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published: March 2004
analytic scripts updated:
October 28, 2010

Creative Commons Attribution-Noncommercial-No Derivative Works 3.0  License
Museums and the Web 2003 Papers

 

Using the Web for Participation and Interactivity

Gail Durbin, Victoria and Albert Museum, United Kingdom

http://www.vam.ac.uk

Abstract

People developing museum websites need to avoid replicating traditional museums and creating sites that take little account of how people learn. In developing the British Galleries, the Victoria and Albert Museum identified eight audience types and their needs and four learning styles and used these to audit ideas for interpretation. 'Variety' became a key to ensuring people with a wide range of backgrounds, needs and preferred learning styles found something they could relate to in the new galleries. We now wish to apply some of the lessons learnt in developing the British Galleries to the development of the V&A website, although lack of research in the way people use museum websites to learn about objects is an obstacle.

The V&A website needs more than simply collections information on the site. Using interactivity (where visitors have the power to influence outcome) and participation (where visitors can feel involved) can broaden the base of people who feel that the website has something for them that fits in with their own needs and learning styles. One means of creating variety and balance within the interactivity on the site is to provide a range of activity relating to a continuum that runs from the museum as expert through to putting the visitor in the role of expert.

Examples are taken from the V&A website showing how different part of the site work. Some activities occur solely on the website and others have been generated as a combination of gallery activity and web activity. Some of the most successful events have been those where both museum and visitor have offered expertise. Other seemingly frivolous events have generated levels of creativity, commitment and enthusiasm entirely appropriate to the aims of the museum. We need to do more research and welcome collaboration with others to increase the variety of activity on our site.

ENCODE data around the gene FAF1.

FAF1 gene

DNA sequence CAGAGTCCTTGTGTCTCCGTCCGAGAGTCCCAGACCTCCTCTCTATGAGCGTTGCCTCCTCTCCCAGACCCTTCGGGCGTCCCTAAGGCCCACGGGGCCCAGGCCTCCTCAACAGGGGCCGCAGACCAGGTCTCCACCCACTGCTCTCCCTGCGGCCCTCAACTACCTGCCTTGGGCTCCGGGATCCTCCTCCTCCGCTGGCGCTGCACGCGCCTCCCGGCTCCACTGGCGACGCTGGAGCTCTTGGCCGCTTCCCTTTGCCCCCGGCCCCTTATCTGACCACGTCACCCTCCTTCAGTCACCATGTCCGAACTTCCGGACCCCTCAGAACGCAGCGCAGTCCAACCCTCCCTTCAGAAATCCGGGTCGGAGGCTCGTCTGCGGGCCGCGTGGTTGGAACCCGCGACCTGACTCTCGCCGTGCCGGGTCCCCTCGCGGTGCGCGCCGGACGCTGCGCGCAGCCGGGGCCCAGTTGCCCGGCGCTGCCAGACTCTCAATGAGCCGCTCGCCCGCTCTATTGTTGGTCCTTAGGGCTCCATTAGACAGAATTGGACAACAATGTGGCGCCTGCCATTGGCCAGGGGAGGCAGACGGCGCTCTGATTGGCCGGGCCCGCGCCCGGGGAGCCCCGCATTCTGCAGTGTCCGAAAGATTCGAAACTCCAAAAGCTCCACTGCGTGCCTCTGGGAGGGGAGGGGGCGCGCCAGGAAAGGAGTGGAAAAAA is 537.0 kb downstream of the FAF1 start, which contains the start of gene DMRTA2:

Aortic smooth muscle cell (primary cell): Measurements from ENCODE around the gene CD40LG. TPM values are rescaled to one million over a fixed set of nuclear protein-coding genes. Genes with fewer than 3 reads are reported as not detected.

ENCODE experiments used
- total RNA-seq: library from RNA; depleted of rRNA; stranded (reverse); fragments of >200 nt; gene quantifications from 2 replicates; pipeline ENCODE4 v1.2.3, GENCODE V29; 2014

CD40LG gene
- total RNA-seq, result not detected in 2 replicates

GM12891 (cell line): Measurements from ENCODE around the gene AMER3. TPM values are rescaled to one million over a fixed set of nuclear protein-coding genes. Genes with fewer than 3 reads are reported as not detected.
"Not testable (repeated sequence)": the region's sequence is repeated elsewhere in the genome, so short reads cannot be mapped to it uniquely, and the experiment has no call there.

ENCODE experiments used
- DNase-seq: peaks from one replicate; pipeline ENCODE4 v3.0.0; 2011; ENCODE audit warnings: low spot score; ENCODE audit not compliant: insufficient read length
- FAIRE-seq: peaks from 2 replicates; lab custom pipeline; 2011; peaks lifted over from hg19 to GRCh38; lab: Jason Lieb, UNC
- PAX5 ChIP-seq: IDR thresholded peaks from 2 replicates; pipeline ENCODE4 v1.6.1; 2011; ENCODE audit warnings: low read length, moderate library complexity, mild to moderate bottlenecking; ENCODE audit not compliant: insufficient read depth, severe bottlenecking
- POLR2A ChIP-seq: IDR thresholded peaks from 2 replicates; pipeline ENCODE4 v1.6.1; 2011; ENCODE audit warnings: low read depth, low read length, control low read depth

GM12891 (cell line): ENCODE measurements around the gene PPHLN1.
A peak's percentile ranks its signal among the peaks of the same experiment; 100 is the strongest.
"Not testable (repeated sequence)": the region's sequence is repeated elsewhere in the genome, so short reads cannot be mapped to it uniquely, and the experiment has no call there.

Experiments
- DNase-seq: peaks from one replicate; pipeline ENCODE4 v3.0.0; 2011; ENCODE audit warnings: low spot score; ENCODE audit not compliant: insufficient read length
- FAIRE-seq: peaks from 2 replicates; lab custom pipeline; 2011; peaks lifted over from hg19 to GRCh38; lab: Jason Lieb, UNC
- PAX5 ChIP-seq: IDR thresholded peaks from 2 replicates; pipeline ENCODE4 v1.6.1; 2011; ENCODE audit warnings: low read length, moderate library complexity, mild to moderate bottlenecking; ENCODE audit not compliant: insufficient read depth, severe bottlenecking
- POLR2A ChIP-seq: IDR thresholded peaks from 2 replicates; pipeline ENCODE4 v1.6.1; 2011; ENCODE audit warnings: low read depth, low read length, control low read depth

Keywords: Museum Websites, Victoria and Albert Museum, Education, Interactivity, Participation, Activity, learning styles, exhibition development, web audiences

Introduction

One of our tasks as people running websites is to stop new media being used to replicate traditional museums. Even when traditional museums move on and find new ways of communicating with their audiences the website can retain a conservative air. There are various characteristics that I associate with traditional museums.

Traditional Museums   Traditional' Websites
Large numbers of objects Large databases
Minimal information Minimal or huge amounts of information
Let the objects speak for themselves Focus on individual objects. Lack of contextual information
Displays pitched at museum peers  Use of specialist or internal collections information systems to generate text
One-way dissemination of information One-way dissemination of information
Little consideration of audience needs Absence of understanding about how people learn

Table 1

Take, for example, the Ceramic Galleries on the top floor of the Victoria and Albert Museum. Due for an update shortly, these galleries are classic traditional displays. They cover over 3000 square metres and are filled from floor to ceiling with thousands of examples of Asian and European ceramics arranged in rows. 95% of the collection is on display. Every object has a label naming the manufacturer and date. There are very few panels providing contextual information. Visitors would be pressed to find the difference between pottery and porcelain, would not find any help distinguishing between factories and would certainly not be told the purpose or significance of any of the objects. This is a gallery that requires the objects to speak for themselves. I find the galleries breathtaking, exciting and stimulating but only because I speak some of the language. Many of our visitors do not and the galleries are often empty.